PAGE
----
Time Perspective: Prospective
Target Follow-Up Duration: 5 Years
Official Title: Inflammatory Markers in Broncho-alveolar Lavage Fluid as Risk Factors for Lung Disease in Infants With Cystic Fibrosis: the I-BALL Study
Study Start Date : September 2014
Estimated Primary Completion Date : September 2019
Estimated Study Completion Date : September 2020

Resource links provided by the National Library of Medicine


Group/Cohort
Cystic Fibrosis patients
Patient with cystic fibrosis diagnosed by Heel-prick screening
non-CF patients
Children who undergo bronchoscopy for another reason, without CF: eg gastro-esophageal reflux.



Primary Outcome Measures :
  1. Lipid profiles with early lung disease in CF. [ Time Frame: 5 years ]
    Lipidomics endpoints: The primary end-points are the different bioactive lipid levels in BALF of infants with CF using liquid chromatography (LC) coupled to Mass spectrometry (MS). Lipid profiles will be derived of the BALF supernatant

  2. Surface markers of reprogrammed PMNs in BALF of infants with CF [ Time Frame: 5 years ]
    Our primary endpoint for BALF cells flowcytometry analysis is surfacemarkers on airway PMNs (exocytosis of NE-rich granules), which was shown to correlate with lung function in chronic CF disease


Secondary Outcome Measures :
  1. PRAGMA-CT scores of infants with CF [ Time Frame: 5 years ]
    Secondary endpoints will include chest CT scores according to the PRAGMA scoring system


Biospecimen Retention:   Samples With DNA
  • Whole Blood
  • Bronchoscopies and bronchoalveolar lavage fluid (BALF)


Information from the National Library of Medicine

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Ages Eligible for Study:   up to 5 Years   (Child)
Sexes Eligible for Study:   All
Accepts Healthy Volunteers:   No
Sampling Method:   Probability Sample
Study Population
All CF patients enrolled in the AREST-CF program of the paediatric CF centre at Sophia Children's Hospital and Wilhelmina Children's Hospital.
Criteria

Inclusion Criteria:

  • Diagnosed with CF, confirmed with 2 mutations found by genetic analysis, either from heel-prick screening or diagnosed later in life
  • Aged 3 months (Utrecht),1, 3 or 5 years, who undergo bronchoscopy and chest CT scan as part of the routine monitoring program for CF
  • Informed consent from parents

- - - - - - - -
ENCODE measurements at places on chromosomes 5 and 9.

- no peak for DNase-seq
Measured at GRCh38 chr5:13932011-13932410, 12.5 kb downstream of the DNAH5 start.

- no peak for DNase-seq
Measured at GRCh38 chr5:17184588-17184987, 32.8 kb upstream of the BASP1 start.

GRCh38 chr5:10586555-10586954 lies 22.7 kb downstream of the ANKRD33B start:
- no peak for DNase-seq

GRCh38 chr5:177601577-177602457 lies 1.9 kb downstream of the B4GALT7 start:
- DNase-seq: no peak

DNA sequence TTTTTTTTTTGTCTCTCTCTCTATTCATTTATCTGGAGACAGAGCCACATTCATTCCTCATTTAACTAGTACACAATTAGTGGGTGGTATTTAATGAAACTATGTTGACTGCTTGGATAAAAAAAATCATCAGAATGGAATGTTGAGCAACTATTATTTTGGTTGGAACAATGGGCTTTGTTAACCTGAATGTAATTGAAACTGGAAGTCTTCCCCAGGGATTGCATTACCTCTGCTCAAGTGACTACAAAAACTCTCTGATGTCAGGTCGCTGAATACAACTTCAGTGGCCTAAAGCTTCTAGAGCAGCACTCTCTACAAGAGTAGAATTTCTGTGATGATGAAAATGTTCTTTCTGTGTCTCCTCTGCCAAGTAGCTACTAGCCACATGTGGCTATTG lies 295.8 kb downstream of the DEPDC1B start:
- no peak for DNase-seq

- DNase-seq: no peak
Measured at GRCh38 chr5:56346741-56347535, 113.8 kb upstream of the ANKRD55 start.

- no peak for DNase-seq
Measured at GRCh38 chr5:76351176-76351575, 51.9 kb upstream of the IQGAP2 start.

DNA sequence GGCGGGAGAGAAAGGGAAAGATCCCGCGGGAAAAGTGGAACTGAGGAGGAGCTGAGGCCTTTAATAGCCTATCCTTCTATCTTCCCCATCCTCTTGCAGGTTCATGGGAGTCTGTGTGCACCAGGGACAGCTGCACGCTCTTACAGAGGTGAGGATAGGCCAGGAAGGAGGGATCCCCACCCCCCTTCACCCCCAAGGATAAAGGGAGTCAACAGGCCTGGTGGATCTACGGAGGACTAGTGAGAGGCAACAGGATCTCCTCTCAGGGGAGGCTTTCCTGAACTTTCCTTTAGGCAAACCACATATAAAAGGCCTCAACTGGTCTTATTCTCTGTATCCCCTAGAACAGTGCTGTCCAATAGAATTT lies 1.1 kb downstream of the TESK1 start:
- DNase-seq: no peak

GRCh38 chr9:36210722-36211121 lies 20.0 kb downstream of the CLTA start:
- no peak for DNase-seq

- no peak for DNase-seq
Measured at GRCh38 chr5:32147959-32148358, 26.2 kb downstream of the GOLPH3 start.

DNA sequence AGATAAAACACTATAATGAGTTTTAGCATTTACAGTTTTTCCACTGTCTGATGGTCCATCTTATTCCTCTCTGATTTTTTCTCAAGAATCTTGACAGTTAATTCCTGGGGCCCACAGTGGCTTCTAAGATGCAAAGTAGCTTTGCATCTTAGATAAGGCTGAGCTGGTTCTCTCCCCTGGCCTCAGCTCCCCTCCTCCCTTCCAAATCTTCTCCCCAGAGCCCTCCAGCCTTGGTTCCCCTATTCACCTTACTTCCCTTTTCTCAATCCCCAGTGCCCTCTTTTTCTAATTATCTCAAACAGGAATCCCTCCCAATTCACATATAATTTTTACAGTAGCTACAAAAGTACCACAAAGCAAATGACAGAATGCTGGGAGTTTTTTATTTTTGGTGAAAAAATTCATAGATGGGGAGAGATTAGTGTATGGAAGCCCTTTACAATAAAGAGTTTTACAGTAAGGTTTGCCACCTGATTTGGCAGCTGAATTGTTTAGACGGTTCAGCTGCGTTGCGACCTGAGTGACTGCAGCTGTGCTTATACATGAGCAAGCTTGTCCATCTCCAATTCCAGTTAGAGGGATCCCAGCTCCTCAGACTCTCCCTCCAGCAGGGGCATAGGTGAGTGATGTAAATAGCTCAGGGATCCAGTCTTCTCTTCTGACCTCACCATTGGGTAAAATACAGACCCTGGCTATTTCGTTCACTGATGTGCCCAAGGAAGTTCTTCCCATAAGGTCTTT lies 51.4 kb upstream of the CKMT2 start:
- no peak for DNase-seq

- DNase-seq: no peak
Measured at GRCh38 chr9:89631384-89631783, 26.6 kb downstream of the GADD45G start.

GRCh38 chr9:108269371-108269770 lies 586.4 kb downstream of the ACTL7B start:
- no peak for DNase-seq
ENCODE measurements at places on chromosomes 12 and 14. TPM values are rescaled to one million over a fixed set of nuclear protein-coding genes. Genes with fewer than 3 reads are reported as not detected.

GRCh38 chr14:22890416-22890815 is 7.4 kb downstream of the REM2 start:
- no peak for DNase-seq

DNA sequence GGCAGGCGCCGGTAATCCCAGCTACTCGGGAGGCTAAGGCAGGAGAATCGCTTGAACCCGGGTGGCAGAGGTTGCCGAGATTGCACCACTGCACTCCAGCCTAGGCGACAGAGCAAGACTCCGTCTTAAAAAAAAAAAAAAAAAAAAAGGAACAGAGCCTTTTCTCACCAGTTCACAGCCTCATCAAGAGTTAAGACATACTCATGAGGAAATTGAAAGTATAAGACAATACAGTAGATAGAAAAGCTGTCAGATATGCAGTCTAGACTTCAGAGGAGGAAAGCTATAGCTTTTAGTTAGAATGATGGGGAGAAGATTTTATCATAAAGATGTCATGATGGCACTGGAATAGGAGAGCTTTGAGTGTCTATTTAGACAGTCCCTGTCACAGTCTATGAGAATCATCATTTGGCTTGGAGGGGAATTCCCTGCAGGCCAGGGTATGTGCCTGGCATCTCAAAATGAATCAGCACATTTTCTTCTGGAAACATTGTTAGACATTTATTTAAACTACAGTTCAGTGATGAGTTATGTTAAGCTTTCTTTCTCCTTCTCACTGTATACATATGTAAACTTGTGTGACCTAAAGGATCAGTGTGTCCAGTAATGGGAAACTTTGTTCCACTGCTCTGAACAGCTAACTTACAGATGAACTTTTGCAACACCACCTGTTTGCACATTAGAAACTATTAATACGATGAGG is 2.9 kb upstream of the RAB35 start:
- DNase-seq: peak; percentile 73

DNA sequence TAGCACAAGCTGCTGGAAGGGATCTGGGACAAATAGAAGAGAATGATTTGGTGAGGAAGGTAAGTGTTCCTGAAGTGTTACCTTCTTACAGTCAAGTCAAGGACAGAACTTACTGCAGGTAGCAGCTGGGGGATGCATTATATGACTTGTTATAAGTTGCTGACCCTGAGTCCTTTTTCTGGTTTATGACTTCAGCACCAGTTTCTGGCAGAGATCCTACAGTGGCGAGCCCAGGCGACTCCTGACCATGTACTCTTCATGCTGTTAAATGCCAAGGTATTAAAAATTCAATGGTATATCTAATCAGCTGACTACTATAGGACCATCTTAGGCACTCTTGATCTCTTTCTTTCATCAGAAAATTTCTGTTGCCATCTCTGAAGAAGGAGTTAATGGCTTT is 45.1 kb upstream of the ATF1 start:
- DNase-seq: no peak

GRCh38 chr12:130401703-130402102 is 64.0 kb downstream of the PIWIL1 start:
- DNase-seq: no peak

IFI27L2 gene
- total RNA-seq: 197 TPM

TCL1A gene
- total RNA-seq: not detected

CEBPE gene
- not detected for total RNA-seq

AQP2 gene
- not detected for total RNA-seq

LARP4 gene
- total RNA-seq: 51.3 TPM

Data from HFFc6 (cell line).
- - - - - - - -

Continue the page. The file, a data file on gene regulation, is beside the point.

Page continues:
Exclusion Criteria:

  • Absence of previously given informed consent for use of encoded clinical data for scientific purposes

Information from the National Library of Medicine

To learn more about this study, you or your doctor may contact the study research staff using the contact information provided by the sponsor.

Please refer to this study by its ClinicalTrials.gov identifier (NCT number): NCT02907788


Contacts
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Contact: Hettie M Janssens,, MD,PhD (+31) 10-7036679 h.janssens@erasmusmc.nl

Locations
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Netherlands
Erasmus MC -Sophia childrens hospital Recruiting
Rotterdam, Zuid Holland, Netherlands, 3015 CN
Contact: Hettie M Janssens, MD, PhD    (+31)-10-7036263    h.janssens@erasmusmc.nl   
Sponsors and Collaborators
Erasmus Medical Center
Emory University
UMC Utrecht
Investigators
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Principal Investigator: Rabindra Tirouvanziam, Assistant Professor Emory University

Additional Information:

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Responsible Party: Dr. H.M. Janssens, Dr, MD, PhD, Erasmus Medical Center
ClinicalTrials.gov Identifier: NCT02907788     History of Changes
Other Study ID Numbers: NL49725.078.14
First Posted: September 20, 2016    Key Record Dates
Last Update Posted: February 7, 2019
Last Verified: February 2019
Individual Participant Data (IPD) Sharing Statement:
Plan to Share IPD: No
Keywords provided by Dr. H.M. Janssens, Erasmus Medical Center:
Cystic fibrosis
Neutrophils
PMN
Inflammation
Lung disease
PRAGMA
Additional relevant MeSH terms:
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Cystic Fibrosis
Lung Diseases
Fibrosis
Pathologic Processes
Pancreatic Diseases
Digestive System Diseases
Respiratory Tract Diseases
Genetic Diseases, Inborn
Infant, Newborn, Diseases